Published online by Cambridge University Press: 05 January 2016
The demographic characteristics of a society may have an important bearing on its prevailing standard of living and economic growth prospects. This was an issue explored by Hajnal in his remarkable essay on marriage in western and eastern Europe, published in 1965. He was intent on exploring the nature and significance of the west European marriage system. Table 6.1 reproduces the table that appeared on the first page of his essay.
The differences between the two marriage systems are striking. They are especially pronounced in the case of women. In the western pattern, approaching half of the women in the age group 25–29 are unmarried, and this remains true of roughly a sixth of women even in the 45–49 age group. In eastern Europe in both these age groups the proportion of women who had never married was negligible. Hajnal provided evidence that what was true of eastern Europe was true of almost all societies elsewhere in the world for which he had reliable data. The difference in proportions ever married in the two systems clearly implies wide differences in the average age at first marriage. Hajnal noted, for example, that in Serbia, in 1896–1905, the decade centred on the year for which Table 6.1 shows percentages single, the mean age at first marriage for women was 19.7 years. In the west European marriage system the average female age at first marriage, though it varied considerably, was three to eight years later in life.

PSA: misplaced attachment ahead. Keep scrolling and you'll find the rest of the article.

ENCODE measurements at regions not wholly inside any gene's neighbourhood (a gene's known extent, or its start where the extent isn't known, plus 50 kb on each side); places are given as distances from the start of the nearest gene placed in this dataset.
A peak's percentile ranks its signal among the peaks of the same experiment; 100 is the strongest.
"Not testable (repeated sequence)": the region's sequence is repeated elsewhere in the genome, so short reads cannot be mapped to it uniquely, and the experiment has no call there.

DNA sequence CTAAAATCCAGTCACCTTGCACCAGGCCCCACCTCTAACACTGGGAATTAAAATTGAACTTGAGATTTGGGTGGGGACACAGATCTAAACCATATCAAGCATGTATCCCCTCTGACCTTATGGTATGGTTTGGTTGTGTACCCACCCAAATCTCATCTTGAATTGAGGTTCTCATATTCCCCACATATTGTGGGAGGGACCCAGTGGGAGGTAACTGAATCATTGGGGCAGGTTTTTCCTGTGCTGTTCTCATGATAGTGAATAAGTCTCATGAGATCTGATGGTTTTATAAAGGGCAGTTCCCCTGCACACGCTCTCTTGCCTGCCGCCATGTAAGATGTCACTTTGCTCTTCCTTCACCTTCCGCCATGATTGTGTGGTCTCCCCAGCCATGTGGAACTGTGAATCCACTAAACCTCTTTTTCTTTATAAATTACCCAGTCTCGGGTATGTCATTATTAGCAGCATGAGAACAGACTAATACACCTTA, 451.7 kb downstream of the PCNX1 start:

Hajnal noted that: ‘There was a widespread conviction among eighteenth-century authors that European conditions were fundamentally different not only in marriage, birth and death rates, but above all in standards of living, from those obtaining elsewhere in the world.’ He was, however, very conscious of the lack of empirical evidence to enable the issue to be explored effectively, not least because reliable demographic evidence for earlier centuries was so slender. Since his essay was published much new research on the west European marriage system has been carried out. It has become clear that the system had existed for centuries in some countries rather than being of recent origin, as Hajnal supposed. Even though exponential growth was physically impossible in organic economies, the prevailing standard of living was not foredoomed to be depressed close to bare subsistence for the mass of the population in societies in which the west European marriage system had become established.